The victims of the Baghdad terrorist attack are not a passing number on the evening news. They have names and stories. 250 names. 250 stories. Today, I want to tell you one of these stories. The story of Adil Faraj, the young dancer who “wanted to fly”.
One day, when he was just a boy, Adil came a across a DVD. Little he knew that this banal encounter was going to change his life. On the TV screen of his family home’s tiny living room, he watched Michael Jackson dance. It was a revelation. That’s what he wants to do, that’s what he wants to be. He will become a dancer, nothing else.
But Georges W. Bush and Tony Blair happened. And Iraq was plunged into chaos.
“For over a decade, he taught himself by moving to dance videos in his cramped family home — hiding from a conservative society scornful of the art form and from the chaos that engulfed Iraq after the US-led invasion in 2003”, the Associated Press wrote in 2015.
The videos he posted on Youtube caught the eye of Jonathan Hollander, director of the New York based Battery Dance Company. Hollander began teaching him via Skype. But it was far from easy. Adel was sometimes dancing into furniture during the online lessons. "Sometimes his little brother would walk across the screen," Hollander remembers.
As a boy Adil Faraj taught himself to dance like Jackson in his cramped family home in Baghdad http://t.co/SwGozv9PJn pic.twitter.com/EMJvu5TBYu— The Hindu (@the_hindu) April 24, 2015
After six months, Adil was finally ready. He flew to Amman and joined the New York dancers for intense practice sessions, preparing for his solo, and a performance with his two American mentors, Sean Scantlebury and Mira Cook.
"It is inspiring to me to see him take on this huge work load and just do it without cracking," Mira Cook said. "He's so resilient, and it reminds me how strong dancers have to be."
After his solo, the audience erupted in applause. Adil raised his fists triumphantly before bowing. “It’s like a dream”, he said.
Adil Faraj's dream of becoming a dancer defied threats, borders— Khaleej Times (@khaleejtimes) April 24, 2015
Here's his story: http://t.co/wN15KsVLcp pic.twitter.com/u32DiUwUDU
“Despite all the odds and with a little help from the Internet, Adil Faraj has made his childhood dreams come true. And for that, our hats go off to him”, the Lebanese online media platform Step Feed wrote back then.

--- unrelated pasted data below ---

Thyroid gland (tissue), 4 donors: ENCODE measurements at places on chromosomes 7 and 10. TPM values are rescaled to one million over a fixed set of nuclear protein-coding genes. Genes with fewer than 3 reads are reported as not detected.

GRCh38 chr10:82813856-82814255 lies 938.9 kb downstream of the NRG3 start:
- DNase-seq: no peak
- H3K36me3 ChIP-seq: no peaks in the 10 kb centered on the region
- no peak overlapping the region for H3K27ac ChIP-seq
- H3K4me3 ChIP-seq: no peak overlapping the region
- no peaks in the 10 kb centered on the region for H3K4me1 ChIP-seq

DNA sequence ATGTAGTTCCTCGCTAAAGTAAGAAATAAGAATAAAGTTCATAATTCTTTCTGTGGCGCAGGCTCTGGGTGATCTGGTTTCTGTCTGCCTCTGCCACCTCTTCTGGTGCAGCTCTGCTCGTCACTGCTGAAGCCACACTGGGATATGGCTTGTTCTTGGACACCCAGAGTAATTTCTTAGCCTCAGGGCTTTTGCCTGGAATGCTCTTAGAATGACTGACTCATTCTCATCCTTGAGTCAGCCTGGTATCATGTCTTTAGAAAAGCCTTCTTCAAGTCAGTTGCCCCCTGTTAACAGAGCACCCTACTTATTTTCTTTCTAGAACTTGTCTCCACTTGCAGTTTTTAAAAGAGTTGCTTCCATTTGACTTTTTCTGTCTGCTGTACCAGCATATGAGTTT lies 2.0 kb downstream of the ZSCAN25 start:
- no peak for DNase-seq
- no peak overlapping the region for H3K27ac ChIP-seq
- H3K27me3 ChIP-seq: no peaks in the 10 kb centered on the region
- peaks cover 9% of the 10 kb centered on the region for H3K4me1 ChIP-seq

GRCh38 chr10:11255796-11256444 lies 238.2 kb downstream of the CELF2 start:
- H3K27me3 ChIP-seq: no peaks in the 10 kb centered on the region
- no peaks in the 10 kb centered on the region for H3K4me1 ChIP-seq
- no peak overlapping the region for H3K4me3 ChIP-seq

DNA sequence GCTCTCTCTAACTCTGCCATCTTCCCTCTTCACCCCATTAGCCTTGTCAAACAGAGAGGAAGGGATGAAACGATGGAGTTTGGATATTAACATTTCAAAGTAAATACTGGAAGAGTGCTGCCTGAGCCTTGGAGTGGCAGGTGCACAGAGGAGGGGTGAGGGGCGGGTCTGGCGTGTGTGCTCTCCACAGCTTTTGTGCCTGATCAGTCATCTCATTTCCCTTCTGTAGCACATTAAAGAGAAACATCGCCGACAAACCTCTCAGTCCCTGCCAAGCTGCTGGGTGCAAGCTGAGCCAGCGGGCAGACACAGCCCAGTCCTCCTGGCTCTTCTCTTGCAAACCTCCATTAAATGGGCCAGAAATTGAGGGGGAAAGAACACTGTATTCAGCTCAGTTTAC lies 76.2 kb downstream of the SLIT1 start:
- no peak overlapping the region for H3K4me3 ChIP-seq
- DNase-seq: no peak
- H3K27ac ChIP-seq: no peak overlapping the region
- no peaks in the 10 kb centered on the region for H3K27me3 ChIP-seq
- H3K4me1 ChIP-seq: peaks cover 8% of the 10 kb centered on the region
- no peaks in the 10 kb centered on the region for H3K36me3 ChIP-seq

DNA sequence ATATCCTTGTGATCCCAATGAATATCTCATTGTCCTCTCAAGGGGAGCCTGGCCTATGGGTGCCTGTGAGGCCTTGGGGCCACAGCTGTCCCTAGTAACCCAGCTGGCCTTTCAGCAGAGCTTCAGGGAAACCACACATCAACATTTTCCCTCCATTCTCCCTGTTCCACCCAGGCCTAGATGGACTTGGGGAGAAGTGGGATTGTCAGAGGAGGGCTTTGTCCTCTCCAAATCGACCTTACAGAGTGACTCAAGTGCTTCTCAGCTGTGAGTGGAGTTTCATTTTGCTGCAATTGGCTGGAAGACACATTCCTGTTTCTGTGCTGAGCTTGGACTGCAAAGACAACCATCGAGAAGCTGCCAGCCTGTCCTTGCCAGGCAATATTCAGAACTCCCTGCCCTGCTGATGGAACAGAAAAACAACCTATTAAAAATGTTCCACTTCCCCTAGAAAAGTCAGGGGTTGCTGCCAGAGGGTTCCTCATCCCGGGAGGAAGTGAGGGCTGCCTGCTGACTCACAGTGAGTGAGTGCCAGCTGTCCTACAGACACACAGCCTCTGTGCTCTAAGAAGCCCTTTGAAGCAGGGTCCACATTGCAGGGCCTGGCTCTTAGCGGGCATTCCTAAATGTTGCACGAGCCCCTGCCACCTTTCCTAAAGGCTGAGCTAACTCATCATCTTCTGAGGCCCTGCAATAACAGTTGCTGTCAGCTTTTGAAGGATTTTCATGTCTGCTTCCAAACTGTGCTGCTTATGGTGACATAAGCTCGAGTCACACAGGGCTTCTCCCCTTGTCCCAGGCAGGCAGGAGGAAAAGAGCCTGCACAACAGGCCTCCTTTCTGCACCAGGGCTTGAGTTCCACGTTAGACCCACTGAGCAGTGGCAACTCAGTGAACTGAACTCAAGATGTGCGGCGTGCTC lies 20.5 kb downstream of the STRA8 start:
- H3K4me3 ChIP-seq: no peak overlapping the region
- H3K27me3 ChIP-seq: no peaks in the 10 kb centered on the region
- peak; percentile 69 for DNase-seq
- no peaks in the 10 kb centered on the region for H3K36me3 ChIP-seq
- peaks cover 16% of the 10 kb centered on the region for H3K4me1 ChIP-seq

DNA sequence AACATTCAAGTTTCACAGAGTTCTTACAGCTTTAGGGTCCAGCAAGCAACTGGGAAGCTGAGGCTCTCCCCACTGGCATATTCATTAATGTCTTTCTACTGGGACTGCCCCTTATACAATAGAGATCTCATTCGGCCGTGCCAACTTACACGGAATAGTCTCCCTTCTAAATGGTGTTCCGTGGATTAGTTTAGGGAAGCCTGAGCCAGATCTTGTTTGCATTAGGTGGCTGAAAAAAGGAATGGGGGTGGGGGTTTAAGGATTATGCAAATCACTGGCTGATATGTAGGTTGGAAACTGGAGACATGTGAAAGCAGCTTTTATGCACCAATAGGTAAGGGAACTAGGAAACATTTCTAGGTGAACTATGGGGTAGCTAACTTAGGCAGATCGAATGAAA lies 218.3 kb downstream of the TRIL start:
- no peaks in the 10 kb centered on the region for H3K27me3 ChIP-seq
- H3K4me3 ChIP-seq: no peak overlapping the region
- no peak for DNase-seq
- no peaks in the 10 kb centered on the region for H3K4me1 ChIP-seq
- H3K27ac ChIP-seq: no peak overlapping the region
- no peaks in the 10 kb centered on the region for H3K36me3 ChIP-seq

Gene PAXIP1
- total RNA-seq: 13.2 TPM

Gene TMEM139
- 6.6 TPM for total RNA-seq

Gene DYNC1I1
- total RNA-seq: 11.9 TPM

His parents, like any parents, were a little worried. Dancer is not an easy profession. The future could be uncertain. “Get your degree first, a safety net, just in case”, they must have said. So he did, and graduated from law school.
But his graduation was not the only reason why he felt so happy. Adil was in love. And was going to be engaged in the weeks to come.
So he thought he’ll buy himself new clothes. The sun was shining and his future seemed full of hope. On the eve of Eid el-Fitr, marking the end of Ramadan, he walked into the packed shopping neighborhood of Karada.
He was probably smiling when the truck exploded. When his life was suddenly and brutally ended.
Adil was the perfect child of the 21st century. He embodied not only the future of the Arab youth but the hopes and dreams of a whole generation the world over. That’s what Daech took away. That’s what it’s aiming to destroy, anywhere it can. That’s what most people have gone without noticing. Because, sadly, Iraqis seem to matter less than others.
After the attack, there were no Iraqi colors on the Eiffel Tower. No emotional speeches from politicians throughout the globe. No flags and “Je suis” on social media.
“Adil just wanted to fly, to experience life to the most," said Rania Kamhawi, the director of the dance festival where he performed in Amman. "I would have liked for him to fly."